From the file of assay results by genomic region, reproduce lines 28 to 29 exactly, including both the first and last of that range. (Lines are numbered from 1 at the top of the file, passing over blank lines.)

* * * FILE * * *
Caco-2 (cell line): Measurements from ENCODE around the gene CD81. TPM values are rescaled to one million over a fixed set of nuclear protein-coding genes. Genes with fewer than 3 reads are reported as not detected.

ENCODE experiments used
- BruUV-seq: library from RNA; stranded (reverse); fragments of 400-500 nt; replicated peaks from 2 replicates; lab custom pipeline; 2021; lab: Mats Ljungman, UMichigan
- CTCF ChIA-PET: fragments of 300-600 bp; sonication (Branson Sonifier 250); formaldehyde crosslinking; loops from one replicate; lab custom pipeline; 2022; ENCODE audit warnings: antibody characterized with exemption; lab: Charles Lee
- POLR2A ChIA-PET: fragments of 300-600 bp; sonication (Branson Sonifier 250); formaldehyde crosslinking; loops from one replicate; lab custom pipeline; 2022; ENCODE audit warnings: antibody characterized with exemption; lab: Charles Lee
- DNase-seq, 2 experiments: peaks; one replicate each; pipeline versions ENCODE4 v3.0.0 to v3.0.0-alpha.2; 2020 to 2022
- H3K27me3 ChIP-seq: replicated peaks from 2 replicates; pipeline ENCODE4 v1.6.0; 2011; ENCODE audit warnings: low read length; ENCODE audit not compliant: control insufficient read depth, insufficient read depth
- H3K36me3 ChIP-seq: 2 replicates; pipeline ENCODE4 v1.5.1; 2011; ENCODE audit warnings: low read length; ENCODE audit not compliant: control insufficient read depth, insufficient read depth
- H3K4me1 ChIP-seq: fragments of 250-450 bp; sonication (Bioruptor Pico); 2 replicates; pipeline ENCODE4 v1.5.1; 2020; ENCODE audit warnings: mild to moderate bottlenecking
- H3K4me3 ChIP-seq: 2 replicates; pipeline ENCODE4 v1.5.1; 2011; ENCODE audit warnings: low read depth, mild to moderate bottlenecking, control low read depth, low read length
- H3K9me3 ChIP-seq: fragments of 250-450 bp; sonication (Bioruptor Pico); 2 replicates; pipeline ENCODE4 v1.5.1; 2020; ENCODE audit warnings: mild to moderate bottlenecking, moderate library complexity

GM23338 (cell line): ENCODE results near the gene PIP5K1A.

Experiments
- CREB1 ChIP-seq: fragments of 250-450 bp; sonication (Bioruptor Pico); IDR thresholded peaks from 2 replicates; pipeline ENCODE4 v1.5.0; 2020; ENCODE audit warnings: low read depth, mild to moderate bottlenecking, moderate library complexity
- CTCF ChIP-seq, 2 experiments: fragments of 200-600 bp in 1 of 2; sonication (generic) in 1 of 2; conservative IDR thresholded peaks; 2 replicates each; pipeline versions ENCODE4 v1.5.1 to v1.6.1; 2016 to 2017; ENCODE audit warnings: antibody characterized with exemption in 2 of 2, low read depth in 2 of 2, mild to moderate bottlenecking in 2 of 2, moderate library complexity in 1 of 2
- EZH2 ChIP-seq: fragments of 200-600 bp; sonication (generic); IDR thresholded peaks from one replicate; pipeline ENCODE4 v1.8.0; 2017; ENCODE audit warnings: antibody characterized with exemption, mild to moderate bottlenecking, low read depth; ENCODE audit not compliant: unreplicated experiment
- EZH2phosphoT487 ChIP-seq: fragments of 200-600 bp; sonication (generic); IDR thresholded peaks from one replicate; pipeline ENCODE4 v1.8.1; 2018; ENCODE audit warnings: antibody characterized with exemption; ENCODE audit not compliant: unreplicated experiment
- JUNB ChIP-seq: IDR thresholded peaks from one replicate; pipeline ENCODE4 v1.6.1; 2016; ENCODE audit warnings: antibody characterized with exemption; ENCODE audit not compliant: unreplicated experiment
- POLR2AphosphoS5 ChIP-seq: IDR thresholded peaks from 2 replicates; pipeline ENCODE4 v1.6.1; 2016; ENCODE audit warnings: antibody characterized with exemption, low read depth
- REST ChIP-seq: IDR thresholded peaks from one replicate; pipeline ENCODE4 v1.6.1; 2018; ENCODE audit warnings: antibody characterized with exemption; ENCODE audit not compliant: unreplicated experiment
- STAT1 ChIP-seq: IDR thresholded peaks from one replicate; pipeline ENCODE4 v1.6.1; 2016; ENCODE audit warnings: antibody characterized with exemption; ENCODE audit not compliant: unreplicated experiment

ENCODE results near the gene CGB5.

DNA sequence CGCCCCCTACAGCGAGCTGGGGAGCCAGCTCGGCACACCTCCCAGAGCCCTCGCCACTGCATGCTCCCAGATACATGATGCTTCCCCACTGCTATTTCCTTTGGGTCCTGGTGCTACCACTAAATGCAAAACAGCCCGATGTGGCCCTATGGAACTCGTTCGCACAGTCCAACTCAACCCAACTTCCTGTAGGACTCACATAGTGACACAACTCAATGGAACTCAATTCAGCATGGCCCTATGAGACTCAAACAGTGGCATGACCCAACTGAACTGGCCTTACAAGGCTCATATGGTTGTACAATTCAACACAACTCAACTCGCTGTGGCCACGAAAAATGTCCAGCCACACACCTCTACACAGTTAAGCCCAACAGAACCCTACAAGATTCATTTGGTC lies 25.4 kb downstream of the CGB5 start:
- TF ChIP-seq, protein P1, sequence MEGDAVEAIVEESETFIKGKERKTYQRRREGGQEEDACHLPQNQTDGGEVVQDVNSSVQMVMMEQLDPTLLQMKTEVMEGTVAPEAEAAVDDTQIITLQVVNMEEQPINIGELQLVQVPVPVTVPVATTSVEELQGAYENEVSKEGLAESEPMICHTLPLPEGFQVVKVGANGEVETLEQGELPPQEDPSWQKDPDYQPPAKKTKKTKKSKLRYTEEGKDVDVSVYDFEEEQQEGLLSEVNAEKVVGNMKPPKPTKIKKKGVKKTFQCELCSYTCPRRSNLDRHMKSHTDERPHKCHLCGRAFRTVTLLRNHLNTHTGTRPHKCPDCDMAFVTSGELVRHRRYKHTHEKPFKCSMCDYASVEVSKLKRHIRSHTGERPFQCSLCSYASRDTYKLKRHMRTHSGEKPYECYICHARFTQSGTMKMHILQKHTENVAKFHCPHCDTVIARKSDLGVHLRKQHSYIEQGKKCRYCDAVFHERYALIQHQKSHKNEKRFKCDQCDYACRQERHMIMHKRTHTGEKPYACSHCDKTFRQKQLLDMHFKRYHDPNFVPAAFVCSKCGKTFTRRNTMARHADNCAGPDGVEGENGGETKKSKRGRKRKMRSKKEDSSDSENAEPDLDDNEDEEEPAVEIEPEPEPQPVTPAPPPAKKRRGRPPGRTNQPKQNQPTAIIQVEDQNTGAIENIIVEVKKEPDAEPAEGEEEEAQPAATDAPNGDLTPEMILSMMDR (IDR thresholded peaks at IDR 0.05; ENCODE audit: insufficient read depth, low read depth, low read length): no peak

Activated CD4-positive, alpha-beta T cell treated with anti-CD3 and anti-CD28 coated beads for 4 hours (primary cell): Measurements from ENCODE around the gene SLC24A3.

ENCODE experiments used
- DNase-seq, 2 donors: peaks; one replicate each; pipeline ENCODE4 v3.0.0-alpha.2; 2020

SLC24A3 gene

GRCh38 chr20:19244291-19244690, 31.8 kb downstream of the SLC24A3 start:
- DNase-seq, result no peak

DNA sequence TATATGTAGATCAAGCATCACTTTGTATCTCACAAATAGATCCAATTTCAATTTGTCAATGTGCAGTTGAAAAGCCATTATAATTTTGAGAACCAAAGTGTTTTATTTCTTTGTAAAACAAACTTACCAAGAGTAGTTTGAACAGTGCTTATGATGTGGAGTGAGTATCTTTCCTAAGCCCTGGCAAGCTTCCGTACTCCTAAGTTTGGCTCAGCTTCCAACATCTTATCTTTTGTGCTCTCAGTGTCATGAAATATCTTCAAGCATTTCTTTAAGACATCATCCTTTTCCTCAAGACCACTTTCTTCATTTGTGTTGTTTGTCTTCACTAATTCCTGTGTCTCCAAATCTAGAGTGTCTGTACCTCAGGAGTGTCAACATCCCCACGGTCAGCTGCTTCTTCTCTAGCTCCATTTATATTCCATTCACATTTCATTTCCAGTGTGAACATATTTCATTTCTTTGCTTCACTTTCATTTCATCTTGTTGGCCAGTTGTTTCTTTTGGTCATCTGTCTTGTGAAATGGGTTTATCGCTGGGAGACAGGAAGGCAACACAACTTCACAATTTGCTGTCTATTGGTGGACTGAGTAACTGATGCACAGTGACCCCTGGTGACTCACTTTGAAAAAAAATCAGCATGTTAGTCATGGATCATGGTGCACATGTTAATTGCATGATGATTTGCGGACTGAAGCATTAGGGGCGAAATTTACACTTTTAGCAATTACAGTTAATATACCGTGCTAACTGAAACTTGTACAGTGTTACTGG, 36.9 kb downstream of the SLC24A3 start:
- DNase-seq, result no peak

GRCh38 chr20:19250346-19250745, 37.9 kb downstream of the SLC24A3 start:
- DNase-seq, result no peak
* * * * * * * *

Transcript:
SLC24A3 gene

GRCh38 chr20:19244291-19244690, 31.8 kb downstream of the SLC24A3 start: